|Certification/licensure||Separate accreditation and certification bodies require successful completion of an accredited program and NCCPA national certification exam.||National certification is required in majority of states.|
|Recertification||Recertification requires 100 hr of CME every 2 years and exam every 10 years. All PAs are licensed by their State Medical Board and the Medical Practice Act provisions.||Recertification requires, on average, 75 CEUs every 5-6 years. NPs are licensed by their State Board of Nursing.|
|Scope of practice||The supervising physician has relatively broad discretion in delegating medical tasks within his/her scope of practice to the PA in accordance with state regulations. PAs in Maryland may prescribe Schedule II-V controlled substances if the physician delegates this. On-site supervision is not required.||NP scope of practice is based on licensure, accreditation, certification, and education. NPs have independent practice in majority of states; some states have physician collaboration requirements. NPs may prescribe controlled substances. On-site supervision is not required.|
|Third-party coverage and reimbursement||PAs are eligible for certification as Medicaid and Medicare providers. Commercial payer reimbursement is currently variable.||NPs are eligible for certification as Medicaid and Medicare providers and generally receive favorable reimbursement from commercial payers.|
Use of Nurse Practitioners and Physician Assistants in the ICU
Data from national surveys on the use of NPs and PAs indicates that utilization in hospital settings has increased because of the higher acuity of hospitalized patients, restrictions placed on medical resident work hours, the need for continuity of care, and workforce shortages. In university-based hospital settings where the new Accreditation Council for Graduate Medical Education duty-hour regulations for physicians in training have been implemented, the integration of NPs and PAs into multidisciplinary provider models represents a solution to the gap in coverage. A study of 25 academic medical centers indicated that an additional role for NP and PA care has resulted from the need for improved access, improved continuity of care, patient throughput, and medical resident training restrictions, among others ( Fig. 86-1 ). Role components of NPs and PAs in the ICU are detailed in Table 86-2 .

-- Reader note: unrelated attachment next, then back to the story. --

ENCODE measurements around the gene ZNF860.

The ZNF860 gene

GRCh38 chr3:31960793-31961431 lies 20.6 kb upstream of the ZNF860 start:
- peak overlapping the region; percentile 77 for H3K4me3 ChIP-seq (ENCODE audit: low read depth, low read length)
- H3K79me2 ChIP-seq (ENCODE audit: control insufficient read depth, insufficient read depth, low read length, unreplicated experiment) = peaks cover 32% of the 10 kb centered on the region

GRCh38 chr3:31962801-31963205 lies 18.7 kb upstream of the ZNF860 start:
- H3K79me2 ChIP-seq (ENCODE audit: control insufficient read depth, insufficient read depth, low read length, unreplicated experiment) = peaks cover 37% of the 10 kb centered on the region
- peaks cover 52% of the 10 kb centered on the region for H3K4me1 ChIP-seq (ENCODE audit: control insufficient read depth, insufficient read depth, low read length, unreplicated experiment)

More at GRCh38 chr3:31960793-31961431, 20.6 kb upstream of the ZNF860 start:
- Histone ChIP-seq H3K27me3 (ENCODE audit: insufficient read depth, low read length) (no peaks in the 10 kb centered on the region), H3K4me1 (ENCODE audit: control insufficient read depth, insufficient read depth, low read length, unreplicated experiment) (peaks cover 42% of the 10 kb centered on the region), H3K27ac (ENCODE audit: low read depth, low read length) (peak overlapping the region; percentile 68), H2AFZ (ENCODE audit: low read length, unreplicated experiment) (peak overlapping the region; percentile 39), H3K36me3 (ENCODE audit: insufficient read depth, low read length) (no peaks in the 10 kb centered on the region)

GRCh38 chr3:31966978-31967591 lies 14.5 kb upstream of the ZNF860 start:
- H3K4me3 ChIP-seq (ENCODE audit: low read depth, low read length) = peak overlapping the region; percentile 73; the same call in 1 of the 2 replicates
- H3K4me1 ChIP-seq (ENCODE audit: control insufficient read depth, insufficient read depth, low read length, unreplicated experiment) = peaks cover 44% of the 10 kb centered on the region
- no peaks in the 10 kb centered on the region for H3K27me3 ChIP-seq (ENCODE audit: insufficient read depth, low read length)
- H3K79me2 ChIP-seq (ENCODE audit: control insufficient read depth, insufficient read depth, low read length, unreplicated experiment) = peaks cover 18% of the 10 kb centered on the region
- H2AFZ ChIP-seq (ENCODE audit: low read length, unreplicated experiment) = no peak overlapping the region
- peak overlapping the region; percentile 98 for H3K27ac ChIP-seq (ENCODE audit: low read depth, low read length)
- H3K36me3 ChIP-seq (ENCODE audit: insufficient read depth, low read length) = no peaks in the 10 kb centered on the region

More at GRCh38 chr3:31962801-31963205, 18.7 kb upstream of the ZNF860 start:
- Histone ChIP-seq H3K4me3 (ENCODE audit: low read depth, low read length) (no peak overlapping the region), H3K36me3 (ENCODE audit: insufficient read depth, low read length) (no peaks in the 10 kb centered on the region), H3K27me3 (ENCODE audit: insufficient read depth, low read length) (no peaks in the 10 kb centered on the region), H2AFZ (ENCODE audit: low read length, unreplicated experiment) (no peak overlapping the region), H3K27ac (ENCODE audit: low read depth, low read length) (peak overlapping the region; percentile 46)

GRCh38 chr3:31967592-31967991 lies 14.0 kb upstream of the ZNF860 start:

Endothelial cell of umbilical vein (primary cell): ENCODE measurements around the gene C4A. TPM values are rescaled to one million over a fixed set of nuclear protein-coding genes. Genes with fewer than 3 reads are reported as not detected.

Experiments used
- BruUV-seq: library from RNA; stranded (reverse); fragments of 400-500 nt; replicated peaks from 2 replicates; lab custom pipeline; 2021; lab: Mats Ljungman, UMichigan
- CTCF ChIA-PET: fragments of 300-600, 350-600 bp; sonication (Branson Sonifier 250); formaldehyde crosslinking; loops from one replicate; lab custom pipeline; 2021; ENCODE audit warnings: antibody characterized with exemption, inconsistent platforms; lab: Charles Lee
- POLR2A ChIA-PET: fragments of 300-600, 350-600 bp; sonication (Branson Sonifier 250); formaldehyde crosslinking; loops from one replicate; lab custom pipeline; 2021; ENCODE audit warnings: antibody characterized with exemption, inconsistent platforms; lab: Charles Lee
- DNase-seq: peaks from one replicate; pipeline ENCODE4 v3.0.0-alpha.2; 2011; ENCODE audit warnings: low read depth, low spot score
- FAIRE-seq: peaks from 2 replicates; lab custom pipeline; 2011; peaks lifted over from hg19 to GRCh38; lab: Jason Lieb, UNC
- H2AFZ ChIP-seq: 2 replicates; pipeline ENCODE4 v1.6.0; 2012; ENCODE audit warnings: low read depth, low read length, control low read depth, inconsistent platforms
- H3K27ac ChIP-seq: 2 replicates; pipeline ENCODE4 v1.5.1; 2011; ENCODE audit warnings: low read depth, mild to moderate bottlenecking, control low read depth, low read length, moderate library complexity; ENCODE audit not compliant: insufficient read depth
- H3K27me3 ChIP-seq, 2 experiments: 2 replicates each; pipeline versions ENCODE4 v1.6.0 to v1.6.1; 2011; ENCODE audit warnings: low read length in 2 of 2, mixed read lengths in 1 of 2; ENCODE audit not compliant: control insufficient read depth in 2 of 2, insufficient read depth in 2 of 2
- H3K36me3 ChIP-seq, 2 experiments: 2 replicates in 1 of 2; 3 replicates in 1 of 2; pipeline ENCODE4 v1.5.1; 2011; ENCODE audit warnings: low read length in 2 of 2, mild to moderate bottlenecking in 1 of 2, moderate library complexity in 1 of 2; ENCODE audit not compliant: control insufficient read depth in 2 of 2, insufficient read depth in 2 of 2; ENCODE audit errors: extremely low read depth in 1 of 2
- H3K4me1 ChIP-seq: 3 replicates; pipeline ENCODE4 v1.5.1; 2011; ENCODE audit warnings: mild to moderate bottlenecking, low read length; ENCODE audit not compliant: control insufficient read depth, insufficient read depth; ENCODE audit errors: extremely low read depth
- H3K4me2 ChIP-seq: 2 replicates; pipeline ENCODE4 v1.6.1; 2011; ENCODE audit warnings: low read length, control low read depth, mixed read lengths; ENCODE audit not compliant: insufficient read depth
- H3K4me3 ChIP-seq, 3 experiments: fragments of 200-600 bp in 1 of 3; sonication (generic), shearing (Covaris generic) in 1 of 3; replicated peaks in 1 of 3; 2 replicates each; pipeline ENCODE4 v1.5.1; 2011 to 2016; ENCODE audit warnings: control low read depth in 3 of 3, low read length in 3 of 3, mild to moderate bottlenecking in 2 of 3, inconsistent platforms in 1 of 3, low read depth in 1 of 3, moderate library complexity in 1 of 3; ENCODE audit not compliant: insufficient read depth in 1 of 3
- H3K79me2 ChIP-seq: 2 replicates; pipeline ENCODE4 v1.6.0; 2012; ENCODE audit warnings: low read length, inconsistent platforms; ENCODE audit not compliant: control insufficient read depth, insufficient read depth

|Patient care management|
|Obtaining history and performing physical examinations|
|Diagnosing and treating illnesses|
|Ordering and interpreting tests|
|Initiating orders, often under protocols|
|Prescribing and performing diagnostic, pharmacologic, and therapeutic interventions consistent with education, practice, and state regulations|
|Performing procedures (as credentialed and privileged, such as arterial line insertion, suturing, and chest tube insertion)|
|Assessing and implementing nutrition|
|Collaborating and consulting with the interdisciplinary team, patient, and family|
|Assisting in the operating room|
|Education of staff, patients, and families|
|Practice guideline implementation|
|Lead, monitor, and reinforce practice guidelines for ICU patients (e.g., central line insertion procedures, infection prevention measures, stress ulcer prophylaxis)|
|Enrollment of subjects|
|Research study management|
|Lead quality-assurance initiatives such as ventilator-associated pneumonia bundle, sepsis bundle, rapid response team|
|Promote and enhance communication with ICU staff, family members, and the multidisciplinary team|
|Transfer and referral consultations|
|Patient and family education regarding anticipated plan of care|